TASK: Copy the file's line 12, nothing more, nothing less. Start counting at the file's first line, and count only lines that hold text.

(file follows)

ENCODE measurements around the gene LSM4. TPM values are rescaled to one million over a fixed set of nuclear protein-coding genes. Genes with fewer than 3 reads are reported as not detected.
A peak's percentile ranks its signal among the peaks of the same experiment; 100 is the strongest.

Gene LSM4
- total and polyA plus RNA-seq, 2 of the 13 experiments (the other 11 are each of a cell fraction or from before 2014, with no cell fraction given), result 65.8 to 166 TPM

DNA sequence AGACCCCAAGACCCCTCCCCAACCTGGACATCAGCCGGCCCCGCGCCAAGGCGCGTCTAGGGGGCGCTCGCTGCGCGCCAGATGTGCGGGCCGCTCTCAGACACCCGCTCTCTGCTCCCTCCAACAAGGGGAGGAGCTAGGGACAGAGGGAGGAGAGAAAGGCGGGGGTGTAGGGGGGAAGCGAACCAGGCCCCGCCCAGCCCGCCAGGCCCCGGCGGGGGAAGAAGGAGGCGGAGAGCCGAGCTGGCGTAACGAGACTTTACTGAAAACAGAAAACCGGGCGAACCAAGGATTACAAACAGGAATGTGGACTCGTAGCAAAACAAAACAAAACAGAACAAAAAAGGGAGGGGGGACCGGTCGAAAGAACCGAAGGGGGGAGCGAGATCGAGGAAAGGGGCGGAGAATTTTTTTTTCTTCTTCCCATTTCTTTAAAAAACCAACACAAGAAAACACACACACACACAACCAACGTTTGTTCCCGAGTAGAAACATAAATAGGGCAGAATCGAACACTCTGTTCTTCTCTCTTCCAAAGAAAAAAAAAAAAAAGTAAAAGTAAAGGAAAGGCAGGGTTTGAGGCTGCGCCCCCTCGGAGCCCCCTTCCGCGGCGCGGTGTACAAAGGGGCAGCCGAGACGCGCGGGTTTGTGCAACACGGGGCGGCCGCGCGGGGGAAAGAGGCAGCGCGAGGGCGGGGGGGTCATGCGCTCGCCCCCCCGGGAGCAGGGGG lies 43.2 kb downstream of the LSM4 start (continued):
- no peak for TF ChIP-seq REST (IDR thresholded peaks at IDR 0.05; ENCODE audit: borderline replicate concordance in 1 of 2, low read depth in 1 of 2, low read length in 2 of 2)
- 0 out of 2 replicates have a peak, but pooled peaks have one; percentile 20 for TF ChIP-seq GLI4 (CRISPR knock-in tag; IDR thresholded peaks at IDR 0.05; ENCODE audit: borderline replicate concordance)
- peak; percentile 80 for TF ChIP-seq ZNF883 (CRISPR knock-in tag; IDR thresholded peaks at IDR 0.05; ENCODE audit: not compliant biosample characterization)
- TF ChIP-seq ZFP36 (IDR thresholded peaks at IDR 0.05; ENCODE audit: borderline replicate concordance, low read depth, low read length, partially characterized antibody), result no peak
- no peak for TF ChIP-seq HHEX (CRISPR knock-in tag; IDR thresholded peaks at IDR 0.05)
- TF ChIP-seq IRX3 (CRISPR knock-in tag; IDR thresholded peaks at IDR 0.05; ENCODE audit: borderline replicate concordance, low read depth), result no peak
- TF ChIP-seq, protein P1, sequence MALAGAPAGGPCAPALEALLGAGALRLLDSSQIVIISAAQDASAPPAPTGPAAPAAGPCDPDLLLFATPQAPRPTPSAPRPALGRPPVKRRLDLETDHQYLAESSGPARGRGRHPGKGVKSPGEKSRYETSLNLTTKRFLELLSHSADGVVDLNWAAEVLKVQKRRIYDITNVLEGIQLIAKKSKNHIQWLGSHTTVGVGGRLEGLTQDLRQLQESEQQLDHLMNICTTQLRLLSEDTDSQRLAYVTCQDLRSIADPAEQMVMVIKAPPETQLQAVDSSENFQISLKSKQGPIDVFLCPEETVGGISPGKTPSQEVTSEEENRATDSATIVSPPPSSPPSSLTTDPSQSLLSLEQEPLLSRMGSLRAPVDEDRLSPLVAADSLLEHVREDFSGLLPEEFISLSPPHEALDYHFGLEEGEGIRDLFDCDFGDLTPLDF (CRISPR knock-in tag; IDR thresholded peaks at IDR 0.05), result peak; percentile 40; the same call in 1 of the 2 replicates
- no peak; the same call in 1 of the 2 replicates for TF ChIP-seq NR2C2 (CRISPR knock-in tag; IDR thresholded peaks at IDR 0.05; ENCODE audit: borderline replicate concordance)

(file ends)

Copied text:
- TF ChIP-seq, protein P1, sequence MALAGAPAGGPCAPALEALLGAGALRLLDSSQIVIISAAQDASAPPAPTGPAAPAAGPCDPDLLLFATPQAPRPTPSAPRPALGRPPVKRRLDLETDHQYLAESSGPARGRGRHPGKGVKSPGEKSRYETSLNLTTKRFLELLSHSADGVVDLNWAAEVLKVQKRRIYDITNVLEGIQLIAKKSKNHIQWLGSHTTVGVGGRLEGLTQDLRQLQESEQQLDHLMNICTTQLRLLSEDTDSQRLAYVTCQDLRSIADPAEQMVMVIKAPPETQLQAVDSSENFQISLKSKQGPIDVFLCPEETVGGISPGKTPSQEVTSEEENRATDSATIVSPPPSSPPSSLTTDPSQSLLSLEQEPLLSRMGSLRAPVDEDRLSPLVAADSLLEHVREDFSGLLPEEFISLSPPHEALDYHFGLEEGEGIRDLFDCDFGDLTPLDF (CRISPR knock-in tag; IDR thresholded peaks at IDR 0.05), result peak; percentile 40; the same call in 1 of the 2 replicates